There’s no better way to make sense of Mexico’s Europe-influenced Mesoamerican cuisine than by visiting the colourful capital city. Jason Jones navigates the bustling streets to find both fine dining and casual fare, and also flies to Guadalajara to take a lesson in tequila-distilling.
There was a copious amount of eating over our week in Mexico. For one of our breakfasts, we dropped by Cardinal Casa del Café to dig into zucchini flower omelette. The hot chocolate here is brought to the table in a large ceramic jug, after which the server spins a wooden stirrer between his hands to create froth before pouring it out. It’s rich, yet also light on the palate. It’s served with warm, freshly baked pastries, which can be dipped in the chocolate.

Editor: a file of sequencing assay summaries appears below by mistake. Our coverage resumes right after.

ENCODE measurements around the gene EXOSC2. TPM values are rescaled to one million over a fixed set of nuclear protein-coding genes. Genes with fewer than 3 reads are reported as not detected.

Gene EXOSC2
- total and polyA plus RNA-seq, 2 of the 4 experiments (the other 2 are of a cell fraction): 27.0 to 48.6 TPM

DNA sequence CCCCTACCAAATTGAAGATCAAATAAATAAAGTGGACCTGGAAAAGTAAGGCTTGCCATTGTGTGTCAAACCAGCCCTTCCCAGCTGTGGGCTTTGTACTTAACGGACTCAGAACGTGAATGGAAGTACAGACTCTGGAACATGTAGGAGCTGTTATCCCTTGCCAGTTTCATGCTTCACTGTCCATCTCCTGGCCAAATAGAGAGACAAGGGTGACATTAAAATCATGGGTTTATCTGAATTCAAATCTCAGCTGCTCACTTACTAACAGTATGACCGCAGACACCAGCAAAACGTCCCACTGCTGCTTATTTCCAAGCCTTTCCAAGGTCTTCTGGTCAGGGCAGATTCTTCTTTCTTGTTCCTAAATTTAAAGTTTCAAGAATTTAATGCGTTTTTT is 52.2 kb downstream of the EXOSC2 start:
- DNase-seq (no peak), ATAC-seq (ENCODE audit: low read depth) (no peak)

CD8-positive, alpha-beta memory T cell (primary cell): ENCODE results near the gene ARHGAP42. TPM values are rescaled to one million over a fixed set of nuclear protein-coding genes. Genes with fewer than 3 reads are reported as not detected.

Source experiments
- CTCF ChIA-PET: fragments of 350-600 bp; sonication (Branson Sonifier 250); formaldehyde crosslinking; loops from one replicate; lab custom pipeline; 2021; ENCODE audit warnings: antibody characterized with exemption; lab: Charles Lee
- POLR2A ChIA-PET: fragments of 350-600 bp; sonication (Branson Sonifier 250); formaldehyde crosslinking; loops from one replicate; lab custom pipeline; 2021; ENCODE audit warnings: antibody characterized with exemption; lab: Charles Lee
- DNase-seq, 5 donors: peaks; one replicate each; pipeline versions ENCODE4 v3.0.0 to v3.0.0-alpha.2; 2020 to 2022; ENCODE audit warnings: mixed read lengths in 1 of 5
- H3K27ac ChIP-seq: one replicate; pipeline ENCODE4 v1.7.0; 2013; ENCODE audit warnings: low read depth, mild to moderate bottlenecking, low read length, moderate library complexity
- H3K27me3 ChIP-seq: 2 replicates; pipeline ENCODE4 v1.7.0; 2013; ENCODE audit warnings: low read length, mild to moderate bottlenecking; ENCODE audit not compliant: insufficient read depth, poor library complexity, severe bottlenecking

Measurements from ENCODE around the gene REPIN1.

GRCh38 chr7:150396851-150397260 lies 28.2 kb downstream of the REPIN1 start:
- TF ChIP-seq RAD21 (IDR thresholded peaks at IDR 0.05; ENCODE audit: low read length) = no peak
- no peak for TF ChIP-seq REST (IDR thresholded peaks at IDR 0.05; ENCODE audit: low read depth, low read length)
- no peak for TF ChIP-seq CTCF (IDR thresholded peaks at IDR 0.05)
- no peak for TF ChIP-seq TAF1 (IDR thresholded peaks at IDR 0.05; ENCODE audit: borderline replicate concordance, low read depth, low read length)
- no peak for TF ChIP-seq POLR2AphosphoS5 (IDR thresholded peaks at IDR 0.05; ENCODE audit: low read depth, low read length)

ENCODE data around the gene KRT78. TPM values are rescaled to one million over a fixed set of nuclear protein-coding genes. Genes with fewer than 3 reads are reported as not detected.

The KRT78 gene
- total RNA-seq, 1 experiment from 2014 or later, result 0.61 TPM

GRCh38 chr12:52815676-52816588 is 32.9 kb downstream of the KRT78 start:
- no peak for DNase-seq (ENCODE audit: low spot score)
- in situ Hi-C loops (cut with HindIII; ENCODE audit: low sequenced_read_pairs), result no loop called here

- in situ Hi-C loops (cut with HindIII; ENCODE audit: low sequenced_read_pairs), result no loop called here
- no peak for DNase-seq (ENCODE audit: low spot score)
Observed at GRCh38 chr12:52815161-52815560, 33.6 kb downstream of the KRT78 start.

From Mexico City we flew west to Guadalajara, only an hour’s flight away. The city is famous for excellent food and tequila – the town of Santiago de Tequila is only a short drive north from Guadalajara, so we visited of course. Our friends from Proof & Company had helped us arrange a meeting with master tequila distiller, Enrique Fonseca, who gave us a private tour of his distillery and a day-long lesson in making and drinking the spirit. His tequila range is incredible, there’s just so much work put into them. He actually spent time in Scotland learning about ageing spirits. Now he’s got some seriously smooth tequila aged for up to 21 years in French oak barrels.
Excerpt from the February 2016 issue of epicure.